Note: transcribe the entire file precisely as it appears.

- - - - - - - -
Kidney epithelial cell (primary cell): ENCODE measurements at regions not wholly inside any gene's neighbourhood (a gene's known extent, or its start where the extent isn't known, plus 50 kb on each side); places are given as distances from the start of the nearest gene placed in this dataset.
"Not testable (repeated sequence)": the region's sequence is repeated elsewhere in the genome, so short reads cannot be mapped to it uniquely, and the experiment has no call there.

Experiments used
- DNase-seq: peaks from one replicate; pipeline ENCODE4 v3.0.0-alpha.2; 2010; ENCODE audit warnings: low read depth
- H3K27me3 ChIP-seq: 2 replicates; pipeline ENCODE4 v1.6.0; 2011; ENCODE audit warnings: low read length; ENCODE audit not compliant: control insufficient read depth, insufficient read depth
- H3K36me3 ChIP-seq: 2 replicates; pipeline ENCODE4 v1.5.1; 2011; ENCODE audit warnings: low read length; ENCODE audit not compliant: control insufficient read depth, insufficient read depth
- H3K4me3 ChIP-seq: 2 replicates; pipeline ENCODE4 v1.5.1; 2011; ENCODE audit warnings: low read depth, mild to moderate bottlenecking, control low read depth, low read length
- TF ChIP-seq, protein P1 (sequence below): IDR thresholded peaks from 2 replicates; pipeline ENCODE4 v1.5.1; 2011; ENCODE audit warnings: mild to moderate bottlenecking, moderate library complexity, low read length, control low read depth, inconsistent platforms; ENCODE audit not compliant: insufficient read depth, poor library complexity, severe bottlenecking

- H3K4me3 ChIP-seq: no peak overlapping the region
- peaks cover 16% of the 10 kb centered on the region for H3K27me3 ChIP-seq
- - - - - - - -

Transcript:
Kidney epithelial cell (primary cell): ENCODE measurements at regions not wholly inside any gene's neighbourhood (a gene's known extent, or its start where the extent isn't known, plus 50 kb on each side); places are given as distances from the start of the nearest gene placed in this dataset.
"Not testable (repeated sequence)": the region's sequence is repeated elsewhere in the genome, so short reads cannot be mapped to it uniquely, and the experiment has no call there.

Experiments used
- DNase-seq: peaks from one replicate; pipeline ENCODE4 v3.0.0-alpha.2; 2010; ENCODE audit warnings: low read depth
- H3K27me3 ChIP-seq: 2 replicates; pipeline ENCODE4 v1.6.0; 2011; ENCODE audit warnings: low read length; ENCODE audit not compliant: control insufficient read depth, insufficient read depth
- H3K36me3 ChIP-seq: 2 replicates; pipeline ENCODE4 v1.5.1; 2011; ENCODE audit warnings: low read length; ENCODE audit not compliant: control insufficient read depth, insufficient read depth
- H3K4me3 ChIP-seq: 2 replicates; pipeline ENCODE4 v1.5.1; 2011; ENCODE audit warnings: low read depth, mild to moderate bottlenecking, control low read depth, low read length
- TF ChIP-seq, protein P1 (sequence below): IDR thresholded peaks from 2 replicates; pipeline ENCODE4 v1.5.1; 2011; ENCODE audit warnings: mild to moderate bottlenecking, moderate library complexity, low read length, control low read depth, inconsistent platforms; ENCODE audit not compliant: insufficient read depth, poor library complexity, severe bottlenecking

- H3K4me3 ChIP-seq: no peak overlapping the region
- peaks cover 16% of the 10 kb centered on the region for H3K27me3 ChIP-seq